Note: you may want to customise the colors, and possibly other parts of the given code. If you’re using somebody elses dotfiles, you probably don’t have a full understanding of what is happening here. I’ve provided a reasonably verbose answer below, to explain how I came up with this and what each section does. Hopefully that’ll help if you want to customize this (plus it was a learning experience for me, and it may help others learn).

The prompt.zsh file in Holmans repository sets the prompt. The current directory display is set in the directory_name() function.

What’s currently happening?

A quick discussion on how the directory_name() function works:

directory_name(){
  echo "%{$fg_bold[cyan]%}%1/%\/%{$reset_color%}"
}

We can see that the function echos a prompt-escaped sequence containing the current directory. In the echo statement:

  • %{$fg_bold[cyan]%}: sets the color to bold cyan.
  • %{$reset_color%}: Resets the color so whatever appears next in the prompt isn’t affected by this function.

This leaves us with:

%1/%\/

The %1 gives us the current directory. Read man zshmisc, under “Shell State” (specifically, the paragraphs explaining %d, %~ and %C) to discover why.

The %\ is not a prompt escape sequence, and the / is directly appended to the prompt.

Writing our own prompt functions

Your image suggests you want to display the current directory in one color, and it’s two parents in a different color. Here’s how I’d do it:

Step 1: Get the present working directory, including at most 2 parents.

We can use the prompt expansion sequence %3/. We’ll put it into it’s own function, to make life easier later on:

current_dir_path() {
    CURRENT=$(print -P %3~)
    echo "${CURRENT}"
}

directory_name() {
    echo "%{$fg_bold[cyan]%}$(current_dir_path)%{$reset_color%}"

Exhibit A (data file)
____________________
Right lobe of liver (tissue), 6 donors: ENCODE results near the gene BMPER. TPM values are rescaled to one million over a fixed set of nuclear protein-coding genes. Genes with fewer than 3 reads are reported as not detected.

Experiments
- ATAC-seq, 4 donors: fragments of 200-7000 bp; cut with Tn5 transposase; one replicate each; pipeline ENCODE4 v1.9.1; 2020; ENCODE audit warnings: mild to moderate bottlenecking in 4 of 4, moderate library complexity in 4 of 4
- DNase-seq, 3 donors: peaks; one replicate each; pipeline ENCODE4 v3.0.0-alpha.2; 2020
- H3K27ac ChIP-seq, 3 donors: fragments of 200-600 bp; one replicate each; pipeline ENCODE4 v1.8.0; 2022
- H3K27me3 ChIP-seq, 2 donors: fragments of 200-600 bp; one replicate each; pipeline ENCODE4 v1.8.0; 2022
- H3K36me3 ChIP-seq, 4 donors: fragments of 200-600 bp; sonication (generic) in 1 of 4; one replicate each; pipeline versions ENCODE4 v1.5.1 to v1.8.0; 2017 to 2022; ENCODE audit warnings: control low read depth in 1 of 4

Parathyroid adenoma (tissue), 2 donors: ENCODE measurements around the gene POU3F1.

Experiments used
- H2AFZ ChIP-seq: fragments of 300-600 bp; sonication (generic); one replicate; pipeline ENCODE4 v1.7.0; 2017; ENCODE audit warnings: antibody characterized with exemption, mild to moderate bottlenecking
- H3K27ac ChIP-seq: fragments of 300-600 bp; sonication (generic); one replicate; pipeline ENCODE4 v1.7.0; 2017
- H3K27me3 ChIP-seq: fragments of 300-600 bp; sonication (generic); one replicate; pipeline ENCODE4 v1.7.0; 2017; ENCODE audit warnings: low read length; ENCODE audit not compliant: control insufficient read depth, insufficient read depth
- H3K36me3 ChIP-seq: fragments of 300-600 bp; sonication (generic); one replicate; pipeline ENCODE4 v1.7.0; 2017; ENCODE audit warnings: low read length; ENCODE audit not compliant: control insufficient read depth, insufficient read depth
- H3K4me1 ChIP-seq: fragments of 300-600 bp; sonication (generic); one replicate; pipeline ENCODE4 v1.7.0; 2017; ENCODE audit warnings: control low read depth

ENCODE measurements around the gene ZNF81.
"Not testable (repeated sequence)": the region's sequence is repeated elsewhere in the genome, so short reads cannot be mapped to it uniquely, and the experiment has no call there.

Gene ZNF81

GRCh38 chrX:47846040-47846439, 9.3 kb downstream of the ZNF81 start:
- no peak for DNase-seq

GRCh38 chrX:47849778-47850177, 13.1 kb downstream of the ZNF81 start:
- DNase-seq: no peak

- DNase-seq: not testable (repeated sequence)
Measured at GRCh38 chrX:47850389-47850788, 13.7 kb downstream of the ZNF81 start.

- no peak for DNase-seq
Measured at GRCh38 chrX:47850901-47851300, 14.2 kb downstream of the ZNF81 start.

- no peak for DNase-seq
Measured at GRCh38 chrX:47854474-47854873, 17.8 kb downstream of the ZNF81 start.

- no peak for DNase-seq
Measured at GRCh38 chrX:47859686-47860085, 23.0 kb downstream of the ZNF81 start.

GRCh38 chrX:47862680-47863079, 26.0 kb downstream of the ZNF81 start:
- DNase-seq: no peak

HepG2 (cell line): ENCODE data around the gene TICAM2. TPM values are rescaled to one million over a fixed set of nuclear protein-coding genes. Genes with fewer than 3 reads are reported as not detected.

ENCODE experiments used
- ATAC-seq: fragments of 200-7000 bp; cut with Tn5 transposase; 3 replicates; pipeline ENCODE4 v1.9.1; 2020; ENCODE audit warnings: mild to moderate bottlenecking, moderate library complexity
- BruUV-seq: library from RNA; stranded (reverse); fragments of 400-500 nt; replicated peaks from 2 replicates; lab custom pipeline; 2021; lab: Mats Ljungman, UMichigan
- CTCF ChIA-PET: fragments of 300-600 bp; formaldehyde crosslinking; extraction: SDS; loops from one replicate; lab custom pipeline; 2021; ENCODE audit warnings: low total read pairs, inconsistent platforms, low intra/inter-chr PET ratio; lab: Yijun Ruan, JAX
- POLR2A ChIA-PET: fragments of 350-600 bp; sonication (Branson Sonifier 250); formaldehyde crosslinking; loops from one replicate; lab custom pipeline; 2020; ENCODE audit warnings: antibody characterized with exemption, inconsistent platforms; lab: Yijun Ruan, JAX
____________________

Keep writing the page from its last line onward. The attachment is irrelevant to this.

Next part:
}

-P causes print to do prompt expansion on the given string. We call our new function in the directory_name() function, applying colors (including the $reset_color). This gives us a prompt that looks like this:

$ ~ cd ~/repositories $ ~/repositories cd / $ /

Step 2: Remove the current directory.

Because we want to color the two sections of our current path differently, we’re going to split the current path in two. To do that, we’ll remove the current directory from what we’ve got so far:

current_dir_path() {
    CURRENT=$(print -P %3~)
    echo "${CURRENT%/*}/"   
}

{CURRENT%/*} will strip everything from the last /, including the /.
(See this question for reference (and another method to do this using dirname)).
Because we actually want a / between the current directory and it’s parent, we’ll reinsert a / ourselves.

Step 3: Append the current directory in a different color:

We’ll reuse %1/ from the original directory_name() for this.

directory_name() {
    echo "%{$fg_bold[cyan]%}$(current_dir_path)%{$reset_color%}%{$fg[red]%}%1~%{$reset_color%}"
}

I use %1~, because I prefer the ~ when I’m in $HOME.

Step 4: Test.

We have enough now to test. I’ve got a very minimal example using the function above, and this additional line:

export PROMPT=$'$ $(directory_name) '

Here’s a screenshot:

Example display.

We can see some issues: a ~/~ when in $HOME, and // when we’re in /.

Fixing these issues is a little troublesome. We’re appending a / (because otherwise we wouldn’t have a / between the current and parent directories). When in /, there is no parent, but we’re still adding in a /, which looks silly.

A similar thing is happening in ~, although I’m pretty sure it’s an example of named directories.

There’s probably a better way to fix this, but we’re just going to be nice and simple:

current_dir_path() {
    CURRENT=`dirname ${PWD}`
    if [[ $CURRENT = / ]]; then
        echo ""
    elif [[ $PWD = $HOME ]]; then